Lost Tapes: Jutta Hipp: The German Recordings 1952-1955

By Komara, Edward | ARSC Journal, Fall 2014 | Go to article overview

Lost Tapes: Jutta Hipp: The German Recordings 1952-1955


Komara, Edward, ARSC Journal


Lost Tapes: Jutta Hipp. The German Recordings 1952-1955. Jazzhaus 101723 (1 CD).

Legends Live: Hans Roller and Friends. Jazzhaus 101733 (1 CD).

Legends Live: Albert Mangelsdorff Quintett. Jazzhaus 101727 (1 LP).

The Jazzhaus subsidiary of Arthaus has been mining the trove of jazz recordings held in German archives. Much of what has been issued to date is of celebrated American musicians on tour in Europe; Benny Goodman, Chet Baker and the Modern Jazz Quartet are among the latest releases. With such illustrious guests, one wonders about the interest in them as shown in the music of European jazz artists. Happily, Jazzhaus has included several continental artists in this series, one of them now of cult interest, the other two among the most lionized in European jazz.

Pianist Jutta Hipp's career is the stuff of legend. Born in 1925 in Leipzig, Germany, she became interested in jazz as a teenager. In addition to her participation in Hans Koller's early groups, she also led her own ensembles. By chance, it seemed, her pianism was noticed by American jazz critic Leonard Feather, who facilitated her move to the U.S. in 1955 and a six-month residency at the Hickory House club in New York City. Her primary American label was Blue Note, which released three albums under her own name plus a 1956 session with Zoot Sims. Although her pianism was well regarded enough to earn an invitation to perform at the 1956 Newport Jazz Festival, she ended her music career in 1958 and moved from Manhattan to Queens. According to her New York Times obituary (Ben Ratliff, 11 April 2003), she removed herself so completely from the jazz world that Blue Note in 2000 enlisted the help of alto saxophonist Lee Konitz to find her address in order to mail her royalties from CD reissues.

The Hipp CD of the Lost Tapes series contains some of the earliest recordings that Jazzhaus has released to date. The tapes from 1952 and 1953 seem slightly congested, but the 1955 session has a comparatively fresher sound. So for many listeners, this disc is going to serve a historical function in their collections. Since Jazzhaus removed some tracks for the LP issue, the CD version is preferable. The first two songs in the earliest set, the "Jazztime" show taped in Koblenz in 1952, are a 12-measure blues ("Blues After Hours") and a 32-measure song ("Erroll's Bounce"), both American compositions in which Hipp displays her jazz piano skills. For the remainder of the Koblenz session, she is joined by Hans Koller, who at this early stage of his career is playing tenor saxophone in the manner of Lester Young. Hipp and Koller run through five 32-measure songs, most of which are dominated by Koller's playing, although Hipp contributes a pretty half-chorus in the somewhat halting version of "Stompin' at the Savoy."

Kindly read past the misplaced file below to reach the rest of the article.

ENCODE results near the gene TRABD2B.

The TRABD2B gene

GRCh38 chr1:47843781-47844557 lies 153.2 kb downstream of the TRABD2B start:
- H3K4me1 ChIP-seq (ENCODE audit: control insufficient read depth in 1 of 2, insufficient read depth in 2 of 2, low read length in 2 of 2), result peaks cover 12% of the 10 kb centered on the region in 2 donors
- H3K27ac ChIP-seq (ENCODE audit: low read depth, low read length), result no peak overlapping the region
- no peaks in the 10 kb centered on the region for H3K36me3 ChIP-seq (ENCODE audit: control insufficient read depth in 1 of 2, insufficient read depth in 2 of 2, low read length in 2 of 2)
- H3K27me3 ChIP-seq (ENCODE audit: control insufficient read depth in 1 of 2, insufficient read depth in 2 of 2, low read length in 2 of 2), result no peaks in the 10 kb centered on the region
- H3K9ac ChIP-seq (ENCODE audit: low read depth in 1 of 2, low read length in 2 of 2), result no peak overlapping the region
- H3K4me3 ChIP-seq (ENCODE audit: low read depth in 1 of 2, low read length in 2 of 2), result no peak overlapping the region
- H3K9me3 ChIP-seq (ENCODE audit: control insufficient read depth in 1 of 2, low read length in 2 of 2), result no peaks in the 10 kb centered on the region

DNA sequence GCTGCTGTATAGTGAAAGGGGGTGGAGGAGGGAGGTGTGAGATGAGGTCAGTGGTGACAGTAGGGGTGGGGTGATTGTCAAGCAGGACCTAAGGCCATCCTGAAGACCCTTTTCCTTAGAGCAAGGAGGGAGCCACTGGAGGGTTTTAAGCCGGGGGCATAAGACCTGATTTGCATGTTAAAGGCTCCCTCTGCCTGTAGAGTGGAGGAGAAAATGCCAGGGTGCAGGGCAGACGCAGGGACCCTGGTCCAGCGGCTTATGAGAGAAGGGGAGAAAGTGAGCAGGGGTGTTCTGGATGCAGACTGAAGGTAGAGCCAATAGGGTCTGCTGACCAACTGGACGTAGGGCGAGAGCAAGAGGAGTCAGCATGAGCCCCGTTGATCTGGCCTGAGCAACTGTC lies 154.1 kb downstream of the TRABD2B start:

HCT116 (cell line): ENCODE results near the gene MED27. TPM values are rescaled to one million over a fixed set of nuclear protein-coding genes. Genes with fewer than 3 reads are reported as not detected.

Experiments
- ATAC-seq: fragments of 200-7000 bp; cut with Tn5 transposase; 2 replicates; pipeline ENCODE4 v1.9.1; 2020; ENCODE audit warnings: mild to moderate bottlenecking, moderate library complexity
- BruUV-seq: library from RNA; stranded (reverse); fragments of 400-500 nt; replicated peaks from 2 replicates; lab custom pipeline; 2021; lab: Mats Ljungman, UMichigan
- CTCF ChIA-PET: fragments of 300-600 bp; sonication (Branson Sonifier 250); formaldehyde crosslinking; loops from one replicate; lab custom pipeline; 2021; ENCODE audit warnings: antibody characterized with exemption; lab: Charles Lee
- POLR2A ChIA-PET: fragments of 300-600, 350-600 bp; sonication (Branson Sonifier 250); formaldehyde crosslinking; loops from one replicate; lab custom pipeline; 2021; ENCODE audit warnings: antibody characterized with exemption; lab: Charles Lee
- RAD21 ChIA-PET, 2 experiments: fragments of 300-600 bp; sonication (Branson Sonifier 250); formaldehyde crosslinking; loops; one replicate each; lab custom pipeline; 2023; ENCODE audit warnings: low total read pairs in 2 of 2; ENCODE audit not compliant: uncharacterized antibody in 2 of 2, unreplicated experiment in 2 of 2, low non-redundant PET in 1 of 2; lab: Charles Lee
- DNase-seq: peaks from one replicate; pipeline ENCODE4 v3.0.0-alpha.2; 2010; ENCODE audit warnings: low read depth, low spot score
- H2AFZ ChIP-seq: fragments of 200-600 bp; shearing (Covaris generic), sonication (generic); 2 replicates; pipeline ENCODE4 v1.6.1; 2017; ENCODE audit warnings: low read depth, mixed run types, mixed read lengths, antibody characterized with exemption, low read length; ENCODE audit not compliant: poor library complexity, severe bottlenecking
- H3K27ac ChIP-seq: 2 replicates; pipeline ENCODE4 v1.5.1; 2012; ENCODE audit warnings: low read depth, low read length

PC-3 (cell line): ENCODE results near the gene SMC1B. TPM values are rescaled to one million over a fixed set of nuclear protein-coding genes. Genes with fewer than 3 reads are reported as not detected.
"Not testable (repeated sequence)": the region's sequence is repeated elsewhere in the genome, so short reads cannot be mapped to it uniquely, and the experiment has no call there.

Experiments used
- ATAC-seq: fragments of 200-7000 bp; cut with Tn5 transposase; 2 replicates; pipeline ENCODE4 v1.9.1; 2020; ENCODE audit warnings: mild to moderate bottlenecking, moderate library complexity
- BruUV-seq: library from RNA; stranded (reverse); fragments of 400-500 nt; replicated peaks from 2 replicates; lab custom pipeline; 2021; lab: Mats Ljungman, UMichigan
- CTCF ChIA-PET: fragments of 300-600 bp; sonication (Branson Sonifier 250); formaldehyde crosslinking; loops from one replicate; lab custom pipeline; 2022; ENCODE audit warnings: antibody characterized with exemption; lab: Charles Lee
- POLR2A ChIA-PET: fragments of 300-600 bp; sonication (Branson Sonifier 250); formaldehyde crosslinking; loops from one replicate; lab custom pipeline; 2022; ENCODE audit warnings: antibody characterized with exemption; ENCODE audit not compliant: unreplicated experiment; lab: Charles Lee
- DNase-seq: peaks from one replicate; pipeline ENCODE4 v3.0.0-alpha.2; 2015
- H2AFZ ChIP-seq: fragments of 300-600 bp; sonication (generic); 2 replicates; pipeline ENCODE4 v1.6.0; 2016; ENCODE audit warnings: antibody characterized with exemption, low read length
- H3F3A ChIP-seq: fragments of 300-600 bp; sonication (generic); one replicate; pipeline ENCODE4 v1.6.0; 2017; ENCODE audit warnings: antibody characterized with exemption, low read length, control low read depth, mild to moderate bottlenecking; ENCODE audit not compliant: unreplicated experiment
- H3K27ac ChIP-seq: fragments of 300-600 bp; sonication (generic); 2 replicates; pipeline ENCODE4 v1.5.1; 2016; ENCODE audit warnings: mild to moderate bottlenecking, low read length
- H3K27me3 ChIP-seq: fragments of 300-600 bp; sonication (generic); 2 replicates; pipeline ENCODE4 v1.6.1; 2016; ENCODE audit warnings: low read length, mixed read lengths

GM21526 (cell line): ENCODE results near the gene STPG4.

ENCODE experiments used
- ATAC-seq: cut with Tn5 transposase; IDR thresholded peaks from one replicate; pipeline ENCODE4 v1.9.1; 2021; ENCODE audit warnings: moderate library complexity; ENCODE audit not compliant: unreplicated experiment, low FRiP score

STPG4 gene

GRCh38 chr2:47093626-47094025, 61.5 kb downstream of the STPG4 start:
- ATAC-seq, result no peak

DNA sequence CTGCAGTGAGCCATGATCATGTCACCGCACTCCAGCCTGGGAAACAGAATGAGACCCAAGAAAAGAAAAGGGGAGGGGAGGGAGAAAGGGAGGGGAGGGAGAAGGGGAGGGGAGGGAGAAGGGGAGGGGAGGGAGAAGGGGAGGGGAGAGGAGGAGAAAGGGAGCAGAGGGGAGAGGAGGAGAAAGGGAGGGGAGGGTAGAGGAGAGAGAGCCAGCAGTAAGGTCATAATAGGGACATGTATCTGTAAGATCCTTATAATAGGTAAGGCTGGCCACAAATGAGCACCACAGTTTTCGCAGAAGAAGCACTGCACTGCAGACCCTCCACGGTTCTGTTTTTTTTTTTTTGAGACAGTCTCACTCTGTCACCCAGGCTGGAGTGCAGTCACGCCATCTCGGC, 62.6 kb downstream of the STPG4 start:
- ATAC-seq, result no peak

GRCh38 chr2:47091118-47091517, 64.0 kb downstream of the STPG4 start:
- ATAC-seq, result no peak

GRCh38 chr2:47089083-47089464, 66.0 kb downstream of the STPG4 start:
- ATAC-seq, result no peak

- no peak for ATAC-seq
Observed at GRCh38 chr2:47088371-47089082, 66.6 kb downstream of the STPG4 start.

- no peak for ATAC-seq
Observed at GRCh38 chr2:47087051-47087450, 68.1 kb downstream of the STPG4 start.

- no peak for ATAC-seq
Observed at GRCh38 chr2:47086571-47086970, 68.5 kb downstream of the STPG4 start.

For the two sessions from June 1953, Hipp and Koller perform with trombonist Albert Mangelsdorff. All of the six pieces they recorded are 32-measure songs, and Koller and Mangelsdorff take the majority of improvising choruses. Hipp's own solos--often a single chorus after the other two soloists have taken their turns--are notable for the spidery contrapuntal bass parts she played with her left hand. The 28 June 1955 session with the fine European tenor saxophonist Joki Freund and guitarist Attila Zoller shows her artistry as it stood just before her departure to the United States. As in the 1953 recordings, all four pieces are 32-measure songs. "Indian Summer" is devoted to Hipp, who plays the theme and a two-chorus improvisation whose invention takes off midway through. Her development as a supporting musician may be assessed in "Serpentinen," in which she masterfully accompanies Freund during his first solo in a way that she had not in 1953 for Koller and Mangelsdorff. With the musical growth documented in these four sessions, it is a shame that her American career did not last very long. Would it have flourished more if she had worked with the Ertegun brothers at Atlantic Records instead of Feather, or if she began to try the chamber-music style of jazz that John Lewis was helping to develop with the Modern Jazz Quartet? …

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